Dad struggles to accept loss

Father of three kids killed in ambush denies insurgency links are to blame

The father of three boys killed in an ambush in Narathiwat's Bacho district on Monday night struggled to hold back tears as he relived the terrible moments.

Muslim women and children who lost family members in the 2004 violence at the Krue Se Mosque in Pattani’s Muang district rally at the mosque yesterday. ABDULLOH BENJAKAT

"It's hard for me to accept what happened to my family," Jehmu Maman, 40, said yesterday. The shooting took place about 9pm in front of his house, No.143/4 of Moo 7 in tambon Palukasamoh of Bacho district.

Mr Jehmu said he and his family had just arrived home after evening prayers at the village mosque. They were about to enter the house when gunmen hiding among nearby trees opened fire on them with automatic rifles.

"My wife shouted at me to run when she heard the gunshots. I fled into the forest behind the house, never thinking they [the gunmen] would kill my sons and shoot my wife," Mr Jehmu said.

While hiding in the forest he used his cellphone to contact his village chief, telling him that gunmen were attacking his home and that he needed help.

"When the gunfire stopped I ran from my hiding place and headed to my house which was peppered with bullet holes. There I found my three sons and wife lying in pools of blood," he said.

Jehmu Maman, 40, lost his three sons.

His sons, Muyahed Maman, 11, Bahari, 9, and Eleyas, 6, were seriously wounded and taken to Bacho Hospital, where they were later pronounced dead.

His wife Padeelah Mayu, 33, was shot in the right hand and was yesterday moved from Narathiwat Ratchanakarin Hospital in Narathiwat to Songklanakarin Hospital in Songkhla.

Mr Jehmu sustained minor injuries after being shot in the right leg.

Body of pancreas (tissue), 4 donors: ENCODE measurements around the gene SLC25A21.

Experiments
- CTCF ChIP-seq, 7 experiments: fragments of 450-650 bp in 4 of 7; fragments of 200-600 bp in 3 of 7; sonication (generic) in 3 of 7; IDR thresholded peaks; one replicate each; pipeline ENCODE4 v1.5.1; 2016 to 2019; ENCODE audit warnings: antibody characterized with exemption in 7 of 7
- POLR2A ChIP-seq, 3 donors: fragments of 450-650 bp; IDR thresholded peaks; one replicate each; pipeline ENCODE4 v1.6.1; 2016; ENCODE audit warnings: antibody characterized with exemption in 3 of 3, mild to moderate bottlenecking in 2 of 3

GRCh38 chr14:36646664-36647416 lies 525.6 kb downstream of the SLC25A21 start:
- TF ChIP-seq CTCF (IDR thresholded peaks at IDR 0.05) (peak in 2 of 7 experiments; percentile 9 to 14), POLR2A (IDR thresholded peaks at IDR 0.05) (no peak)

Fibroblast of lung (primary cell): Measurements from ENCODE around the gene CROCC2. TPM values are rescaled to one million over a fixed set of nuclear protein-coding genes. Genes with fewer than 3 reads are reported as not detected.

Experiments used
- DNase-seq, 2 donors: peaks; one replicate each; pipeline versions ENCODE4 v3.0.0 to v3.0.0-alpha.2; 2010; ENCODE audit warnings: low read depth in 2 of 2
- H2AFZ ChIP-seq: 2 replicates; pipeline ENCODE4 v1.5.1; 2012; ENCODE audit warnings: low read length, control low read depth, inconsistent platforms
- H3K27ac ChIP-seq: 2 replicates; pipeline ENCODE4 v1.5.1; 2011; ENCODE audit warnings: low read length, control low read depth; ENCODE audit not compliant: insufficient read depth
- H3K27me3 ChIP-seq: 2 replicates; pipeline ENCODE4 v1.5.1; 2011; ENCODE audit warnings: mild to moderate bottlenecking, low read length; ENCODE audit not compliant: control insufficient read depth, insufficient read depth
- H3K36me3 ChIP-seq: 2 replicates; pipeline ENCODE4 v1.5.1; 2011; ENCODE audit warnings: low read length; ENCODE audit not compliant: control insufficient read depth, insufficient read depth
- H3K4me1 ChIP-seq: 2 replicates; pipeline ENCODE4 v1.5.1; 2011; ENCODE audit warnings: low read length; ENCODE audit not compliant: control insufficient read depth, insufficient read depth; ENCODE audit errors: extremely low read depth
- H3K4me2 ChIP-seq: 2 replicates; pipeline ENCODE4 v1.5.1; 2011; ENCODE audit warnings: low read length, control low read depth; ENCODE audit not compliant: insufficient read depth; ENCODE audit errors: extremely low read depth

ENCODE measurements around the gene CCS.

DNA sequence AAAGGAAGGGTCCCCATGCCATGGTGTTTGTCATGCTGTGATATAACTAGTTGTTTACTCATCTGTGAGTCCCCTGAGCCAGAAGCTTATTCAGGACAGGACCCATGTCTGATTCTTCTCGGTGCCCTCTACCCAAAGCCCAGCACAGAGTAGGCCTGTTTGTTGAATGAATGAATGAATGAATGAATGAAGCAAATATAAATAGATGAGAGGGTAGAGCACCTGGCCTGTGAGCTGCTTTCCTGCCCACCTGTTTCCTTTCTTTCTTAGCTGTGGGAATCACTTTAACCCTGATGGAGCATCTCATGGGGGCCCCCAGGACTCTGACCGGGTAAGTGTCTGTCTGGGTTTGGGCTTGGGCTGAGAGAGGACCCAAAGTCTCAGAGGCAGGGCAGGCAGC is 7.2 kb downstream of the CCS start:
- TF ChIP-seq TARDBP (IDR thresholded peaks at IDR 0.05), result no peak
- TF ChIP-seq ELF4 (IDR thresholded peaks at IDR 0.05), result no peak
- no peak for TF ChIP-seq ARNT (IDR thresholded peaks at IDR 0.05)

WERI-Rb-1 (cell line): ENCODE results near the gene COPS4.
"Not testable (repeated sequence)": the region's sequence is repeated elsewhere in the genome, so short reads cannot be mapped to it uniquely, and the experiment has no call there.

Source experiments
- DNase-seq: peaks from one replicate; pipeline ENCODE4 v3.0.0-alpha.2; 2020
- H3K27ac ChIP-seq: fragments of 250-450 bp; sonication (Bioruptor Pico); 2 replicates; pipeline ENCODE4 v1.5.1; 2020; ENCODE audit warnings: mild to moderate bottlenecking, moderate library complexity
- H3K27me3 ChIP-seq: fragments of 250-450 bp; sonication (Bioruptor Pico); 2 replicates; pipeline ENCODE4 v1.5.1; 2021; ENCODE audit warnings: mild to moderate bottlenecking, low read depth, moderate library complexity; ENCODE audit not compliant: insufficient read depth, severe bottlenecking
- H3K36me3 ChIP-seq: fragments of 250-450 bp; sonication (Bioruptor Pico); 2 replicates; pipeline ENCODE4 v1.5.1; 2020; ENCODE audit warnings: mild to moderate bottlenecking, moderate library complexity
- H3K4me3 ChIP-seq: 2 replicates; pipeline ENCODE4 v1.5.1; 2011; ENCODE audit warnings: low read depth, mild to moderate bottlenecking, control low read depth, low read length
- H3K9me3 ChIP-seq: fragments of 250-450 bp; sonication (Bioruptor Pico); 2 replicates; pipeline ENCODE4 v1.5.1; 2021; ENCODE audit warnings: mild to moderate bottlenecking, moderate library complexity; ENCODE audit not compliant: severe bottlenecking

Asked what the likely motive behind the attack was, Mr Jehmu said: "I don't know if I've made anyone that angry with me to do such a thing. Every day I leave home early in the morning to tap rubber trees, collect firewood for sale and teach Muslim children at a tadika Islamic school in the village." He said he had four children and had to work hard to feed them.

Mr Jehmu said his 12-year-old daughter was not at home on Monday because she was at a ponoh school in Pattani's Sai Buri district.

"I admit I'm scared. I won't take my wife and daughter back to that house for sure," he said.

Sareepa Musor, a psychologist at Bacho Hospital, said the attack was one of the most horrible crimes she has come across, and it had deeply shocked the local community.

Mrs Sareepa said hospital staff were sent to talk to people in the village where the attack occurred. Villagers said the shootings were horrific and that a climate of fear had descended on the community since the attack.

Mrs Sareepa said she knew Mr Jehmu's family well.

Mr Jehmu was a good man who took an active role in village life while his wife has been teaching at a tadika Islamic school in the village for the past 10 years.

She said their three sons were also good students and their teachers thought highly of them.

"It's hard to accept the loss of these three kids. Their lives should not have ended this way," she said.

Shortly after the crime, rumours started spreading that it was the work of the authorities.

Police and soldiers in the area have denied having anything to do with it. They say insurgents spread the rumours to whip up hatred against them.

The motive remains a mystery, but police are looking at several possible reasons.

Pol Maj Gen Pattanawut Angkhanawin, commander of the Narathiwat Provincial Police, believes a personal conflict was the likely motive behind the shootings because Mr Jehmu had allegedly shot dead Mayi Duere, an assistant to the village chief in tambon Sai Thong of Pattani's Mai Kaen district, on April 21, 2012.

Pol Maj Gen Pattanawut said Mr Jehmu is currently on bail awaiting trial. But Mr Jehmu said the Appeal Court had upheld a lower court ruling that had found him not guilty of the murder and that prosecutors had decided not to appeal the case to the Supreme Court.

Pol Maj Gen Pattanawut said an in-depth investigation would be completed within a week.

He did not rule out a link to the southern insurgency.

Mr Jehmu was suspected of being involved in an attack on a military base in Bacho district on Feb 13 last year. Insurgent leader Maroso Chantrawadee and his subordinates were killed during the attack. Mr Jehmu denies being involved.

About the author

columnist
Writer: Abdulloh Benjakat
Position: Writer